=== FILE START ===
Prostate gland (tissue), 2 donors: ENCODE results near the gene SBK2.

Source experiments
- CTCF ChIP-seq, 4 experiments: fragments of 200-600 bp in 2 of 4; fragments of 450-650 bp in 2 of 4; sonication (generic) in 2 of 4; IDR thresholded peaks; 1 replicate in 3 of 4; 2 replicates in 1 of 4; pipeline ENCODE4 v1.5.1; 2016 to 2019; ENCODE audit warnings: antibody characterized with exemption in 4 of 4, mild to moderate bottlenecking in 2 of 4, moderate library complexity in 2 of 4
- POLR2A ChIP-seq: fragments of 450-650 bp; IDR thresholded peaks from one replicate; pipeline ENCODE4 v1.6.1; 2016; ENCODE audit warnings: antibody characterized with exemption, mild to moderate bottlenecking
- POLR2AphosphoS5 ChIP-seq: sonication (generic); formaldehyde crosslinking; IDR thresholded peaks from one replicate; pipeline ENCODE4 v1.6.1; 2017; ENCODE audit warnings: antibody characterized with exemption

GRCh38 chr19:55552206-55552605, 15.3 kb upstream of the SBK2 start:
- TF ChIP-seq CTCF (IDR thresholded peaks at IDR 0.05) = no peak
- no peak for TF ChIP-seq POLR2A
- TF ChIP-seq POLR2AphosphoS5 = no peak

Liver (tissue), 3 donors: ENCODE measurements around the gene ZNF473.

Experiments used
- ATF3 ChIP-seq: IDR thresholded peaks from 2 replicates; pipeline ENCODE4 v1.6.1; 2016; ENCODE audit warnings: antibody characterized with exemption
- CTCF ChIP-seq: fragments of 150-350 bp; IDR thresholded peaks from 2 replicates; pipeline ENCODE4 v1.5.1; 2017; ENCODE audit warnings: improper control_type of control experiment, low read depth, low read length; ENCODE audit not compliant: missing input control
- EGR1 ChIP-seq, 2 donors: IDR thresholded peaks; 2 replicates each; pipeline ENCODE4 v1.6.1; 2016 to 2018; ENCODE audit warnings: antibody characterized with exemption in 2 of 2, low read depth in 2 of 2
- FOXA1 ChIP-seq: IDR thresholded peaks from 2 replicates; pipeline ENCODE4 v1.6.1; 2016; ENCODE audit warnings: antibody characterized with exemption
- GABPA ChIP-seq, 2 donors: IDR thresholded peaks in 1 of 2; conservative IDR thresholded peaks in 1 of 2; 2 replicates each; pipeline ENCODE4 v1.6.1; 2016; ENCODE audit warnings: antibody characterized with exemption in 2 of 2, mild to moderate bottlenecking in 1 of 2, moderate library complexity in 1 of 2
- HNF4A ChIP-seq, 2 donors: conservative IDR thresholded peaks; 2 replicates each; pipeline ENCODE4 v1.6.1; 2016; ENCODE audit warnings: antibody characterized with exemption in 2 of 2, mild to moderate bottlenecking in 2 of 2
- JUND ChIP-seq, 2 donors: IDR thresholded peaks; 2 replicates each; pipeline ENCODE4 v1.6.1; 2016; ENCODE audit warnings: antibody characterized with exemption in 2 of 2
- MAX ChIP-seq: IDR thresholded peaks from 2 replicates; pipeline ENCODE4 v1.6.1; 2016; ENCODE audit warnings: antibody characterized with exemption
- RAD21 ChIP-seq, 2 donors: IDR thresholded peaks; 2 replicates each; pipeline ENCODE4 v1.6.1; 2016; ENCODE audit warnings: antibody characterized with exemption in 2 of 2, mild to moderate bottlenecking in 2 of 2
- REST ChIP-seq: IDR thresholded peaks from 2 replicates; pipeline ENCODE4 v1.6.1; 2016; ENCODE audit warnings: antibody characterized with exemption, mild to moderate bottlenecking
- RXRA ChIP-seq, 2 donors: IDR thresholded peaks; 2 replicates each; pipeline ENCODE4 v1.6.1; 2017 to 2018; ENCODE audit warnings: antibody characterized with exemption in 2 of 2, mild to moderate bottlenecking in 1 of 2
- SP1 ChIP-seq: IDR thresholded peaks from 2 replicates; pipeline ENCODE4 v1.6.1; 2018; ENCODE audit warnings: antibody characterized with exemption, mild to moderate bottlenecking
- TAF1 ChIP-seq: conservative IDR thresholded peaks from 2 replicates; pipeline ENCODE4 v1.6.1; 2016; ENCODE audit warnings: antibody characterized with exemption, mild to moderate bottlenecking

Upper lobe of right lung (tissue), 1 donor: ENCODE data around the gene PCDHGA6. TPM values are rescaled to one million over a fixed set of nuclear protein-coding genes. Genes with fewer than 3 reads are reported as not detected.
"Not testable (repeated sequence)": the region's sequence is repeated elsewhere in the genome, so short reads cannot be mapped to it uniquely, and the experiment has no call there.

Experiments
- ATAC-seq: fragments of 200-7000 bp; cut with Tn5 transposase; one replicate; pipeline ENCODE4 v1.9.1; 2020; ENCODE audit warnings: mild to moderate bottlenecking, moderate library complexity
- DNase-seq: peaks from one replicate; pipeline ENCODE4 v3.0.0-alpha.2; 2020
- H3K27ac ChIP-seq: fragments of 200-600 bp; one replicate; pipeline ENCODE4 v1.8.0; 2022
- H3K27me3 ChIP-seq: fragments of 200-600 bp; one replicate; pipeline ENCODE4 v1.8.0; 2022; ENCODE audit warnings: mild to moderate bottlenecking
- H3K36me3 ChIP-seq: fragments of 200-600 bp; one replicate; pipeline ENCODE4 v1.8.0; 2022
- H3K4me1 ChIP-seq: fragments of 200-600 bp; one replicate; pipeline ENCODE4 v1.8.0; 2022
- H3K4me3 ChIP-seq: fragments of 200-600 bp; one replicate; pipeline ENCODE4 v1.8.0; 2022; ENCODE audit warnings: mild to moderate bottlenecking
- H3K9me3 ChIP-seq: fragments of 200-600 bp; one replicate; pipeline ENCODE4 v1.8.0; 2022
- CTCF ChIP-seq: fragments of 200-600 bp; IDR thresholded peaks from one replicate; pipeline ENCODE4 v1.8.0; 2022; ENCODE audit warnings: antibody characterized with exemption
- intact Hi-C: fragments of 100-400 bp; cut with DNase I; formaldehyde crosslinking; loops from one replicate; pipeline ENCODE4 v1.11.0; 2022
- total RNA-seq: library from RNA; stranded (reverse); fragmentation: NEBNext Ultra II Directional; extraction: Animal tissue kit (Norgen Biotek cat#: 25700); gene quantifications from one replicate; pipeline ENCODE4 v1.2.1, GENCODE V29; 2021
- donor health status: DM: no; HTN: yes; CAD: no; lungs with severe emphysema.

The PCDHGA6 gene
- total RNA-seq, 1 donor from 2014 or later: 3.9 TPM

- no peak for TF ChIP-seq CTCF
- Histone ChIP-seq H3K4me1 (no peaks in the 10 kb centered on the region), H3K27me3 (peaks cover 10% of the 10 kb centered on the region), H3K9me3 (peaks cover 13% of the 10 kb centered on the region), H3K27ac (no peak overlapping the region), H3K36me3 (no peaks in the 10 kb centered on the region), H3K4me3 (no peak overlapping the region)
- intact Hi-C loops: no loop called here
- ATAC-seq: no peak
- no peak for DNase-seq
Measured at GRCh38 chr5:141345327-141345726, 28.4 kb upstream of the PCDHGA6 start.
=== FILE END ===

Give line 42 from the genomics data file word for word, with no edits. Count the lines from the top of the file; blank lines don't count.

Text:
- no peak for TF ChIP-seq CTCF